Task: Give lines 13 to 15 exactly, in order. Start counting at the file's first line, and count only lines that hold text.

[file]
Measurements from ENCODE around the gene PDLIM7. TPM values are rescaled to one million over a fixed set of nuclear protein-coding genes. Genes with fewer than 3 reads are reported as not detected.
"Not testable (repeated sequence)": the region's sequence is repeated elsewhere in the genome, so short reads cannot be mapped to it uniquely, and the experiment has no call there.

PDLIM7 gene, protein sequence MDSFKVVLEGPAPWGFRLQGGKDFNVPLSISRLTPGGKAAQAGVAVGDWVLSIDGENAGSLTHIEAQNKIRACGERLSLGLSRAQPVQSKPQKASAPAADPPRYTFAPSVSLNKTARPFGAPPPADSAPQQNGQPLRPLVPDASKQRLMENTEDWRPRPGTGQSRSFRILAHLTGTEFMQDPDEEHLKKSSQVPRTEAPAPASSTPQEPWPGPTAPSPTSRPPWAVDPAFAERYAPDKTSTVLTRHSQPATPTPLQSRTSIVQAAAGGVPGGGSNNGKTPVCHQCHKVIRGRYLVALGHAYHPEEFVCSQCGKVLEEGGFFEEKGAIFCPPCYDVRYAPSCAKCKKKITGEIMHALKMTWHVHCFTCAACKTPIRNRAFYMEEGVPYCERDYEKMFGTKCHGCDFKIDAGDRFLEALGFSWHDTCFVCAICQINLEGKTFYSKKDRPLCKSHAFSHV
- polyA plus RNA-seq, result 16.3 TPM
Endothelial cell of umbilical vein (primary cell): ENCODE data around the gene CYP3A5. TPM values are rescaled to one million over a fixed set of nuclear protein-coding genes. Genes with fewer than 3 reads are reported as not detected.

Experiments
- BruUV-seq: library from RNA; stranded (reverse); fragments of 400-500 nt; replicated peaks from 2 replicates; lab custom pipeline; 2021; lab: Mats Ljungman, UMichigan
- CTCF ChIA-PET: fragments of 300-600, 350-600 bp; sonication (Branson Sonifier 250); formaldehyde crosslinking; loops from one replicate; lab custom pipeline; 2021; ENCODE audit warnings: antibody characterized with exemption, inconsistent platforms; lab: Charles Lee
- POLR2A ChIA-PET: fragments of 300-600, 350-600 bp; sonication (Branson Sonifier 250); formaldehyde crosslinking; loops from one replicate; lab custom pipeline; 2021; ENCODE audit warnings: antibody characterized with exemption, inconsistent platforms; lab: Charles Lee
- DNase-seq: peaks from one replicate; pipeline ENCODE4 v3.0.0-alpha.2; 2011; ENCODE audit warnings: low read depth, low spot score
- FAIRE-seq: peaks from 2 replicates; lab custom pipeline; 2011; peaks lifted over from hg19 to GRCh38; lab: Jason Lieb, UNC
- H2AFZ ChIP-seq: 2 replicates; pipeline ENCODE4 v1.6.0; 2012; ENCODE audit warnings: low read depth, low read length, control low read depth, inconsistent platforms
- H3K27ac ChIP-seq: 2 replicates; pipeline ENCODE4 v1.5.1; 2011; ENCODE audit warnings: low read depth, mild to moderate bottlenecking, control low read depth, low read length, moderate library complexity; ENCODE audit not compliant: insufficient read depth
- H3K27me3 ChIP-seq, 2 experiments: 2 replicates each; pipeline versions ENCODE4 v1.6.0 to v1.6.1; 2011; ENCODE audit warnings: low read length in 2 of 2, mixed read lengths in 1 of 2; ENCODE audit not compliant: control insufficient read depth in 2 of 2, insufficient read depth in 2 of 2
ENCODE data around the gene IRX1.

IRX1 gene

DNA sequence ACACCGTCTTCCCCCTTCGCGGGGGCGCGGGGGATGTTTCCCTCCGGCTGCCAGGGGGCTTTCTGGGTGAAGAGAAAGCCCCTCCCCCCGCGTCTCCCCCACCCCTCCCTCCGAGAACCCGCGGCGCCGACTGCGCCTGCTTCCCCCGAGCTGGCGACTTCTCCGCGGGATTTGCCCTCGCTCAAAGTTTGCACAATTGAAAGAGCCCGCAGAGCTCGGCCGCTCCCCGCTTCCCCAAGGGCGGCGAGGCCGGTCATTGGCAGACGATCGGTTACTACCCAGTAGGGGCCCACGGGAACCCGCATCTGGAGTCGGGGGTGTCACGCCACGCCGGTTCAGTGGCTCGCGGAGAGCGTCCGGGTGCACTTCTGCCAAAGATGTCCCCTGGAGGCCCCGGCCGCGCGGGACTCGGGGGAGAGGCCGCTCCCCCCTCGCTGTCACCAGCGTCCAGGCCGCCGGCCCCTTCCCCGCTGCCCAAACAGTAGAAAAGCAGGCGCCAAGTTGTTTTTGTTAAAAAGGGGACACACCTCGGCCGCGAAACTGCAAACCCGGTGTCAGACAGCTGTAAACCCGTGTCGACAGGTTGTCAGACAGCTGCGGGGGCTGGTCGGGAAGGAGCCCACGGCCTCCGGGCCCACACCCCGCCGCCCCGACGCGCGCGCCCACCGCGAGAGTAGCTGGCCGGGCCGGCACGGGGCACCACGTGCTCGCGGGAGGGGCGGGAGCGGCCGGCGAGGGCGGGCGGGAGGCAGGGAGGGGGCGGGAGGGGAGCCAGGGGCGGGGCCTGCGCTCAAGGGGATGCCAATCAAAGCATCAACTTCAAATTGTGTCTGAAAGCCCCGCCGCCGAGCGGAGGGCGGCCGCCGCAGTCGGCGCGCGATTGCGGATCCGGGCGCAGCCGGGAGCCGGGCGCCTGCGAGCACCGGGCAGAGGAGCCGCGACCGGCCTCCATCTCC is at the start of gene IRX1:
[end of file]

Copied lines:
- H3K27ac ChIP-seq: 2 replicates; pipeline ENCODE4 v1.5.1; 2011; ENCODE audit warnings: low read depth, mild to moderate bottlenecking, control low read depth, low read length, moderate library complexity; ENCODE audit not compliant: insufficient read depth
- H3K27me3 ChIP-seq, 2 experiments: 2 replicates each; pipeline versions ENCODE4 v1.6.0 to v1.6.1; 2011; ENCODE audit warnings: low read length in 2 of 2, mixed read lengths in 1 of 2; ENCODE audit not compliant: control insufficient read depth in 2 of 2, insufficient read depth in 2 of 2
ENCODE data around the gene IRX1.